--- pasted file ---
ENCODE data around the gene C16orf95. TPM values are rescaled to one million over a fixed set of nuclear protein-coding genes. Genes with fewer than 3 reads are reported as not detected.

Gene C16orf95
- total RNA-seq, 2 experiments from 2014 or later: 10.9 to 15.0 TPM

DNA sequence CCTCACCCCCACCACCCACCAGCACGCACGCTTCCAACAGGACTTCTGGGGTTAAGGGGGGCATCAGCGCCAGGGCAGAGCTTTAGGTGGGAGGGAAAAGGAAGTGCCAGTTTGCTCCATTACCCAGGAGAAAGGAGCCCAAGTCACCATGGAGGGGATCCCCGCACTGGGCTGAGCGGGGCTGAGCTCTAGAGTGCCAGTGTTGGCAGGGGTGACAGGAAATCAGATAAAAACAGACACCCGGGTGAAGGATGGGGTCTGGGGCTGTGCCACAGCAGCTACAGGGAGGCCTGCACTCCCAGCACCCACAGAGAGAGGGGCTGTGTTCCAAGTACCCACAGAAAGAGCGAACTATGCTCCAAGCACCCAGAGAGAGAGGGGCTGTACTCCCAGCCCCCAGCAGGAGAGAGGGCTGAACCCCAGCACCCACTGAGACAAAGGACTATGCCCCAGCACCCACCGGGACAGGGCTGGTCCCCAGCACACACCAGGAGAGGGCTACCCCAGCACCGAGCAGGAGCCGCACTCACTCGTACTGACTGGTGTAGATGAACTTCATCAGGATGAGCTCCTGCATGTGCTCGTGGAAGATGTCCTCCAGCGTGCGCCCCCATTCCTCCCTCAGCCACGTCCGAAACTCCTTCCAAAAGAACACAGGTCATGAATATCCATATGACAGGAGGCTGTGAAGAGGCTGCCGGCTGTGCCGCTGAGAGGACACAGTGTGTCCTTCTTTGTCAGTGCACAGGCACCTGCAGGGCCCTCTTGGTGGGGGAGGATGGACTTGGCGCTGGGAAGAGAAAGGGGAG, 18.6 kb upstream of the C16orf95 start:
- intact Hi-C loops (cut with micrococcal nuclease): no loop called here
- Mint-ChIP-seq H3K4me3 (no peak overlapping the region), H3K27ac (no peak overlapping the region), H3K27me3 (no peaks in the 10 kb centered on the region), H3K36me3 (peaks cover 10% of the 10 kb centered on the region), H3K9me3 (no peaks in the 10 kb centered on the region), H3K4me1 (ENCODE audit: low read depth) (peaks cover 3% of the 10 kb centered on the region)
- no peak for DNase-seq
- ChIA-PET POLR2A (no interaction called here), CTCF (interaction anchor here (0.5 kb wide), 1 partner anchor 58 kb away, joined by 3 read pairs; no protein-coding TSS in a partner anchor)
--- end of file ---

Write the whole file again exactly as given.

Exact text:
ENCODE data around the gene C16orf95. TPM values are rescaled to one million over a fixed set of nuclear protein-coding genes. Genes with fewer than 3 reads are reported as not detected.

Gene C16orf95
- total RNA-seq, 2 experiments from 2014 or later: 10.9 to 15.0 TPM

DNA sequence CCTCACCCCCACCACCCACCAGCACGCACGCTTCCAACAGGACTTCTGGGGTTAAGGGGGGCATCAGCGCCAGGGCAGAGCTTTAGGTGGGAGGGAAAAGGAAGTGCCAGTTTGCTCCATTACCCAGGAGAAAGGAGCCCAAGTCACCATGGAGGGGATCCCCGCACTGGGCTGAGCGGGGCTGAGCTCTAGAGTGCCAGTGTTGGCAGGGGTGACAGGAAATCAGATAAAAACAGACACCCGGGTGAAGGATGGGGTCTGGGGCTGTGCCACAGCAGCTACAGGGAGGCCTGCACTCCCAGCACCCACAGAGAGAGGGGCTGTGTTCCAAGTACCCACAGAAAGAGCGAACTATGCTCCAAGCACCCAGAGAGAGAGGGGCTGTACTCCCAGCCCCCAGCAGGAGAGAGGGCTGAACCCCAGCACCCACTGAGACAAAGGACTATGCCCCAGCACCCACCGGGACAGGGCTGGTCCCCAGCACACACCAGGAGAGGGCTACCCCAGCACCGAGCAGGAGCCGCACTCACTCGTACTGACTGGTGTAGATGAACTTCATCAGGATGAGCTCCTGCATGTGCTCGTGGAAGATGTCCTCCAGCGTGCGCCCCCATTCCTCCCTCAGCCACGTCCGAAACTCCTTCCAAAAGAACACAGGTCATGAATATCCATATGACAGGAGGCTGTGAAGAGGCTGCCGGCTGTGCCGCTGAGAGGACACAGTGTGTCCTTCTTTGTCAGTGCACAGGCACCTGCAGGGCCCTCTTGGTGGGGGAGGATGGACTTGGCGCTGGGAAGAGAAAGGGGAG, 18.6 kb upstream of the C16orf95 start:
- intact Hi-C loops (cut with micrococcal nuclease): no loop called here
- Mint-ChIP-seq H3K4me3 (no peak overlapping the region), H3K27ac (no peak overlapping the region), H3K27me3 (no peaks in the 10 kb centered on the region), H3K36me3 (peaks cover 10% of the 10 kb centered on the region), H3K9me3 (no peaks in the 10 kb centered on the region), H3K4me1 (ENCODE audit: low read depth) (peaks cover 3% of the 10 kb centered on the region)
- no peak for DNase-seq
- ChIA-PET POLR2A (no interaction called here), CTCF (interaction anchor here (0.5 kb wide), 1 partner anchor 58 kb away, joined by 3 read pairs; no protein-coding TSS in a partner anchor)